A Guide to New Mexico’s National Parks
Most travelers imagine New Mexico as a state of stark desert, cactus, and saguaro trees. But Bandelier National Monument superintendent Jason Lott told Travel + Leisure that couldn’t be further from the truth.
“We call New Mexico the ‘Land of Enchantment,’ and it’s true. We have Ponderosa pine, rushing creeks, rivers: It’s actually a very green state.”
And when it comes to national parks, it’s rich in those, too.
Santa Fe, the irresistible state capital (and a burgeoning epicurean destination), is within a two hour drive to several New Mexican national parks and monuments, making places like Bandelier National Monument and Valles Caldera perfect for a day trip.
New Mexico's incredible diversity—ski slopes and hot springs, sugar white sand dunes and wildflower-filled meadows—makes it one of the best places to explore the National Park Service's treasures.
Bandelier National Monument
Spanning 32,000 acres, with a mile in elevation change, Bandelier National Monument welcomes day visitors of all kinds. Start by tackling the mile-long Main Loop Trail, which leads you straight to Alcove House, in the heart of the park. This ancient human cave is perched at the top of a 140-foot ladder, and provides breathtaking views of Frijoles Canyon and the Rio Grande below. It’s also an example of the hundreds of impeccably-preserved cliff dwellings that are scattered throughout the park.
In total, there are more than 3,000 sites—including large ruin complexes, petroglyph panels, and prehistoric trails—spread across 70 miles of accessible trails.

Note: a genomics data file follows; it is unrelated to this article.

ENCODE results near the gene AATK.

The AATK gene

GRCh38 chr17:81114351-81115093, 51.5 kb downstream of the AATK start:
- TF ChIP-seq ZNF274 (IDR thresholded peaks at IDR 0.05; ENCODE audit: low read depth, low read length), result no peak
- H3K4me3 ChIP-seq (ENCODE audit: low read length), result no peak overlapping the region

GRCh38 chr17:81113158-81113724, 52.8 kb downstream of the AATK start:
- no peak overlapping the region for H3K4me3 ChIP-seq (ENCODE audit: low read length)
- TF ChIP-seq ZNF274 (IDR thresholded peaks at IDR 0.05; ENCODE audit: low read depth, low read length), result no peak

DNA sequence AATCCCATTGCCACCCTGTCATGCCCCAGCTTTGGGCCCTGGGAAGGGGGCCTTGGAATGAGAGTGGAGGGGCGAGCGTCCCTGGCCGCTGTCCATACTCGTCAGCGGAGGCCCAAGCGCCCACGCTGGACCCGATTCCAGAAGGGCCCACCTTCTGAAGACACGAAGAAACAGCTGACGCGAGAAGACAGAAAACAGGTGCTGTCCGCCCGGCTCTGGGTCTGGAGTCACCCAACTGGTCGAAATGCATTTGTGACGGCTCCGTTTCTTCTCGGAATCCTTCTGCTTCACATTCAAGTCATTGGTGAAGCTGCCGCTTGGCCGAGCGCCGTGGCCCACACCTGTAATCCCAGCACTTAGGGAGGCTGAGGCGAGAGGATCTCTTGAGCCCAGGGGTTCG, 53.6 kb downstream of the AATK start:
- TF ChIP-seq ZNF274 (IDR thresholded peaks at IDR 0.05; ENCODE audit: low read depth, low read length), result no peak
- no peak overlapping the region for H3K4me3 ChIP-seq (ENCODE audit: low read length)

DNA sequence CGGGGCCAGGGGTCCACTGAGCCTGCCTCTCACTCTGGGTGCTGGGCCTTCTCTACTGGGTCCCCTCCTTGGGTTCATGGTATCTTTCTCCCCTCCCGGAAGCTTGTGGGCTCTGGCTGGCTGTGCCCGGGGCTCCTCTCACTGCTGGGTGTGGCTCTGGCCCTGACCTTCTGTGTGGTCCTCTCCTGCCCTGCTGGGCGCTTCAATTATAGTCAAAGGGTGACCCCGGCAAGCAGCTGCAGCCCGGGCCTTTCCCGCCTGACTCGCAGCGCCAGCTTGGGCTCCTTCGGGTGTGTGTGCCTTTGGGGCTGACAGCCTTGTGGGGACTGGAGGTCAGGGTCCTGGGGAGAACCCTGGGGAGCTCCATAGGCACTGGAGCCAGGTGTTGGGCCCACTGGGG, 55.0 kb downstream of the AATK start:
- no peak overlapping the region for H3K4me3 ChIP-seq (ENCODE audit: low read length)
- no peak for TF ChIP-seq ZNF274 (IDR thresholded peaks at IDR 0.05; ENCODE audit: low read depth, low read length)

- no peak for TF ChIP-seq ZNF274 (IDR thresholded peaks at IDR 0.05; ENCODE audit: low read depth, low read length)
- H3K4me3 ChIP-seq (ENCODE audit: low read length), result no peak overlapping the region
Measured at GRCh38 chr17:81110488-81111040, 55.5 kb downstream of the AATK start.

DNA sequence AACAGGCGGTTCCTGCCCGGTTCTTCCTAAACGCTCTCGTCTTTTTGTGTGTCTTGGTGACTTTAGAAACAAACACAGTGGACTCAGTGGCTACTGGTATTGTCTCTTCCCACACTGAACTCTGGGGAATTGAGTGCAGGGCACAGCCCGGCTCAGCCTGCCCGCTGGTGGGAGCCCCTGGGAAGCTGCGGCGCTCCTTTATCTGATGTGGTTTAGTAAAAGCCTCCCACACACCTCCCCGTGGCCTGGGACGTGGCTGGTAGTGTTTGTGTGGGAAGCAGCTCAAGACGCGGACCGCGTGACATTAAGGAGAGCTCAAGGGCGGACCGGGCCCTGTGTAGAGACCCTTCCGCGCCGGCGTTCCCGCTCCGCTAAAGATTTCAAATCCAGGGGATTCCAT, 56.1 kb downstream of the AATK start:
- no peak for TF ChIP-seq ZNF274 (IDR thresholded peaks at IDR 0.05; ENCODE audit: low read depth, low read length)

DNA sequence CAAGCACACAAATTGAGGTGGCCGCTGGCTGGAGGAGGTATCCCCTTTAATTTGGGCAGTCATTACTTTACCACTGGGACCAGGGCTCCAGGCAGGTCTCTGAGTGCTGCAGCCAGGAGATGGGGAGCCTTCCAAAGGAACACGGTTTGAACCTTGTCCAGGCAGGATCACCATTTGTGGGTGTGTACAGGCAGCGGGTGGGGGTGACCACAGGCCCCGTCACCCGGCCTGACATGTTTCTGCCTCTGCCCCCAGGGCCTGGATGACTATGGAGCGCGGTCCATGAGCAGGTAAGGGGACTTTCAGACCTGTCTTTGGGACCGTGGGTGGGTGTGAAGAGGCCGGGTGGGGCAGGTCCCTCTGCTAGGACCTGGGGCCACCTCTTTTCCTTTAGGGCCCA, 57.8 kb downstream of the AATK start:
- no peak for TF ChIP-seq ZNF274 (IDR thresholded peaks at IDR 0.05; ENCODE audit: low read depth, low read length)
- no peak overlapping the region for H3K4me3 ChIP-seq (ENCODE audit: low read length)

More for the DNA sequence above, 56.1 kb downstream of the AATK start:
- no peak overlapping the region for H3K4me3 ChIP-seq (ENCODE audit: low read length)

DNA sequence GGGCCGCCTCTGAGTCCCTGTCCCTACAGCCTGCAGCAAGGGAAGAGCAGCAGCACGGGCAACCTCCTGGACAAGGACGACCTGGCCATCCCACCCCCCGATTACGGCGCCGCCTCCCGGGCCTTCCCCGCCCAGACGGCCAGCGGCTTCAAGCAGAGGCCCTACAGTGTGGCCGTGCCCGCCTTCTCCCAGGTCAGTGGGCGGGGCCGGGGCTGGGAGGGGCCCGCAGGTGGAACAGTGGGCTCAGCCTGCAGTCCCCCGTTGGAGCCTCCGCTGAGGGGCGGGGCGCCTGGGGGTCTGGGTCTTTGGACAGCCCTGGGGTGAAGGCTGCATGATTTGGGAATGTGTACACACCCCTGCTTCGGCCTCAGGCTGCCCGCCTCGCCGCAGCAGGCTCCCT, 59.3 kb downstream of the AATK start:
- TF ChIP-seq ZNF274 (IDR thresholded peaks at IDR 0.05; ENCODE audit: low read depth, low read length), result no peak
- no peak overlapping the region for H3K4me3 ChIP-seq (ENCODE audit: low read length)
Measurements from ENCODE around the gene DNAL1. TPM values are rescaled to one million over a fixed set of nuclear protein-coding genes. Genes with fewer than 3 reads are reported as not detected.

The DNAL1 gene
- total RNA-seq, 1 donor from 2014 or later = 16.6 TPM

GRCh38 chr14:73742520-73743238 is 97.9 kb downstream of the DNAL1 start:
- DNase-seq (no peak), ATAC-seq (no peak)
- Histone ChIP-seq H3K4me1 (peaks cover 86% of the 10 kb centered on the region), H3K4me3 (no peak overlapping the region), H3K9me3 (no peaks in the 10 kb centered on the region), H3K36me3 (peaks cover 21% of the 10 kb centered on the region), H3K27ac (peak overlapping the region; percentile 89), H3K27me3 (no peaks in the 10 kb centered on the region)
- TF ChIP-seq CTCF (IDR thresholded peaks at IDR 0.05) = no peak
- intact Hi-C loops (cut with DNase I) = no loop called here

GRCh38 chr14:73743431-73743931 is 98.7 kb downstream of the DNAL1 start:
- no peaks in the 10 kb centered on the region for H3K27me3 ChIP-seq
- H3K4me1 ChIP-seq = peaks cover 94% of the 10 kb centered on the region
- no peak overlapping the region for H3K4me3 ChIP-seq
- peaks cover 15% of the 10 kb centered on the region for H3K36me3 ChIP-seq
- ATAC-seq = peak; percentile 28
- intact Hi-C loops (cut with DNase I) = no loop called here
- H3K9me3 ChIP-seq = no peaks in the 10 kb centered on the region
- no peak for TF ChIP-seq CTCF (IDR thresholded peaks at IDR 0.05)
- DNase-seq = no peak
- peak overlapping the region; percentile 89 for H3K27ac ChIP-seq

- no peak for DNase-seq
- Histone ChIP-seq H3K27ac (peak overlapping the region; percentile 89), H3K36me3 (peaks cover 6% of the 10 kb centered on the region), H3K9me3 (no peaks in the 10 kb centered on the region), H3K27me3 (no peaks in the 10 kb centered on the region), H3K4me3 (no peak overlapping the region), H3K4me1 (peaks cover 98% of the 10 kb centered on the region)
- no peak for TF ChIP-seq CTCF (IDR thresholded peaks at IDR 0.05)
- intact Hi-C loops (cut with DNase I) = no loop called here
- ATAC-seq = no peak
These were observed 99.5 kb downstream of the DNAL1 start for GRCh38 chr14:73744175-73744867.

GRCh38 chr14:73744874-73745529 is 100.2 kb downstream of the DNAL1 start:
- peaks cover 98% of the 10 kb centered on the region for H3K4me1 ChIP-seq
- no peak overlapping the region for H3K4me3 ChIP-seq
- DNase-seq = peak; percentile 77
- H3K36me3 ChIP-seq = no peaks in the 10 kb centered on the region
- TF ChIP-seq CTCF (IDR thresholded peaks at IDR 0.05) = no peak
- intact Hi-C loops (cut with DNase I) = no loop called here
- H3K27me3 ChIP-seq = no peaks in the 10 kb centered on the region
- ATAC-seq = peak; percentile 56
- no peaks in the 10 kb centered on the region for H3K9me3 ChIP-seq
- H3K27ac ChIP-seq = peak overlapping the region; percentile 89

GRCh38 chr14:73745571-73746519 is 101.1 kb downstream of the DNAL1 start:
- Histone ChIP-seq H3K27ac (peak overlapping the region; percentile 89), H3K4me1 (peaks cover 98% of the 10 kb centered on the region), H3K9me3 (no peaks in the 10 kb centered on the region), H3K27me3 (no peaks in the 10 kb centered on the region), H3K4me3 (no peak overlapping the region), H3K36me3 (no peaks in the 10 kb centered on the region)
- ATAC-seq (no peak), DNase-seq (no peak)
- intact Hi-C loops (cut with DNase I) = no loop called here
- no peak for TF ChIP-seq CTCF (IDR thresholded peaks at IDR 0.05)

“Human history at Bandelier goes back 10,000 years,” explained Lott. And uncovering all those archeological treasures is part of the excitement: “We won’t necessarily tell you where all those sites are. They’re for you to discover and explore on your own.”
To get off the beaten path, Lott recommended a solitary hike through Tsankawi. The remote, 1.5-mile mesa trail is punctuated with additional cave features, as well as the preserved footprints of prehistoric residents. There are no tour guides here—just an open, empty landscape which visitors can enjoy at their leisure. Look out for pottery shards and mystical symbols etched into the rock.
Valles Caldera National Preserve
Though it’s one of New Mexico’s newest national park additions, Valles Caldera itself has been around for quite a while: 1.5 million years to be exact. Formed around a collapsed volcano, the 89,000-acre preserve sits inside the Jemez mountain range. Come winter, the vast backcountry is ideal for cross-country skiing.
Because this is a volcanic site, there are hot springs, too, most of which can be reached on foot. For a truly secluded experience, try hiking away from the main road and claim one of the sulphuric pools for yourself.
Enclosed within the collapsed volcano’s 70-mile rim is the caldera itself, a bowl-like feature that’s the source of not one but two major water systems: the San Antonio Creek and the Jemez River. As a result, fly-fishing is the other preferred past time here, with lush meadows (home to sizeable elk herds) framing the clear, trout-filled mountain streams.
White Sands National Monument
Down in the state’s southern reaches (though still drawing half a million visitors each year) you’ll find one of America’s most peculiar natural wonders: White Sands National Monument. The rippling fields of pure white gypsum sand dunes look like something out of a science fiction movie. And, Lott noted, they’re a great place to bring the kids.
“You can rent these little plastic sleds at the visitor’s center. You wax the sleds, and the kids can ride them all the way down the sand dunes. It’s more of a recreational way to enjoy the park,” he said, noting there’s a decent road network, “so you have access to all of it—for the most part.”